Cheer Up, Humans: Your Sense of Smell May Be Sharper Than You Think

We trust them to find drugs in schools, to track down missing people and to sniff out explosives in public places. But it turns out, dogs may not have as much of an olfactory advantage over humans as previously thought. A new review in Science disrupts a theory held for centuries that humans' sense of smell, well, stinks. "The idea that human smell is impoverished compared to other mammals is a 19th-century myth," says the researcher.

Humans Can Compete

John McGann, Ph.D., told the New York Times, "We're discovering, to our delight, that the human smell system is much better than we were led to believe." The Rutgers University neuroscientist and psychology professor reviewed past research into humans' sense of smell and how it compares to dogs, mice, and rats. McGann told NPR there are many experiments showing our sense of smell isn't far off from theirs. Studies are a wash: some have reported humans smelling some stimuli better than other animals, and some have demonstrated dogs, rats, or mice outsmelling us when it comes to different stimuli. But according to McGann, humans are indeed capable of tracking odor trails.

McGann believes it's important to learn as much as we can about how our sense of smell works. One important reason? Losing your sense of smell has been associated with the development of neurodegenerative diseases such as Alzheimer's and Parkinson's. In fact, a smell test is in the works for future diagnosis of Alzheimer's.

Does Size Matter?

After potentially disproving our major self-deprecating worldview, McGann tracked down the source of the rumor that humans can't smell very well. The culprit: a neuroanatomist from the 1800s named Paul Broca. "He classified humans as 'non-smellers' not owing to any sensory testing but because he believed that the evolutionary enlargement of the human frontal lobe gave human beings free will at the expense of the olfactory system," McGann wrote. In simpler terms, Broca thought that in exchange for skills in reasoning and abstract thought, we lost some of our ability to smell. Once this was an accepted belief, he says, researchers regularly misinterpreted data to fit within it instead of challenging it. Sigmund Freud even related mental illness to a poor sense of smell.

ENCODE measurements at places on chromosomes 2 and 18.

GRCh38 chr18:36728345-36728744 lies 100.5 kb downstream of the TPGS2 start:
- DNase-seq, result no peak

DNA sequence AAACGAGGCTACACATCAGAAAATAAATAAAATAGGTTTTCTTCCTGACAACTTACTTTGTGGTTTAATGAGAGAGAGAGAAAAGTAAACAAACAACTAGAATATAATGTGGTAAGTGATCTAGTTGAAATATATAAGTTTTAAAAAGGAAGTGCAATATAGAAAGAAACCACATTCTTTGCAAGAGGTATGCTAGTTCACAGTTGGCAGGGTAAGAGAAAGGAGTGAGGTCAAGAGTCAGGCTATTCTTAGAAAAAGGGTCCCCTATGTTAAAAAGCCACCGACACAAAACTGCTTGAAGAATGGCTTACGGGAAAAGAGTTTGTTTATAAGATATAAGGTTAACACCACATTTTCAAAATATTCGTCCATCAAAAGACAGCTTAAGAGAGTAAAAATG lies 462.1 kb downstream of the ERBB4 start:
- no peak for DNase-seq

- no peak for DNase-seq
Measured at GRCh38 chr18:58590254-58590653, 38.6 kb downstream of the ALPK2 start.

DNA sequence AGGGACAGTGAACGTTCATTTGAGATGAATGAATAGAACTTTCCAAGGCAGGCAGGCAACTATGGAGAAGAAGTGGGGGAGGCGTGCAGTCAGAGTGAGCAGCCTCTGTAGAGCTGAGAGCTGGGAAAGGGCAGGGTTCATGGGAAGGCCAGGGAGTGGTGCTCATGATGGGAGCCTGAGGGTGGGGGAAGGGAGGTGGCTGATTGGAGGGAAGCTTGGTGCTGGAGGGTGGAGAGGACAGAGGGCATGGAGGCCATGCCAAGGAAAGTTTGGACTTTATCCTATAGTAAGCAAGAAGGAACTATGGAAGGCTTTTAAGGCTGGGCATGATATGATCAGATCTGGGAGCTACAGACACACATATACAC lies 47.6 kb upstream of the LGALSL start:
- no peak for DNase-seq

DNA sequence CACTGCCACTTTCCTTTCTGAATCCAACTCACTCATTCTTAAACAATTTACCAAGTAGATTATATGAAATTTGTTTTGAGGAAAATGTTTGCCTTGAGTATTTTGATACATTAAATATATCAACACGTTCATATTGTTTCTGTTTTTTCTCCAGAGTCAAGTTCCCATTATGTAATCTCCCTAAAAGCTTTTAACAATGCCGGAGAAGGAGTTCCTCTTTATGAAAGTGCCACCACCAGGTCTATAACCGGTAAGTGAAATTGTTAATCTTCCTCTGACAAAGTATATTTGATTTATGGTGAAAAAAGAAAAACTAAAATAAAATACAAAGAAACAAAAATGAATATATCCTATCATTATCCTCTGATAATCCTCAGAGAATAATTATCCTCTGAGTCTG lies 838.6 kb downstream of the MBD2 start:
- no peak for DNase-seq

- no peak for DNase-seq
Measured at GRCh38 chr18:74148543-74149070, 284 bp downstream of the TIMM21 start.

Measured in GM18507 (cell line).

But even though a human's olfactory bulb may not take up as much of their brain as a mouse's or a dog's does, that doesn't mean our sense of smell couldn't also work very well. "The olfactory bulb is proportionately smaller in humans than in rodents, but is comparable in the number of neurons it contains and is actually much larger in absolute terms," writes McGann.

However, another psychologist who has researched dogs' sense of smell told NPR she isn't quite convinced the myth has been busted. "If the argument is, 'We are better smellers than we think,' I assent," Alexandra Horowitz said, but the Barnard College professor still believes "there is no serious comparison between the performance of a scent-tracking dog and a person."

Watch And Learn: Our Favorite Content About The Sense Of Smell

Your Sense of Smell Is Better Than You Think

How Many Smells Can You Smell?

Key Facts In This Video

  1. Smelling is an essential part of your genes. 00:42

  2. People rate memories triggered by smell as more emotional than by sight or sound. 02:17

  3. Smells can occur in the womb before we're born. 02:41

Did The Ability To Smell Spark The Ability To Think?

Written by Haley Otman May 22, 2017

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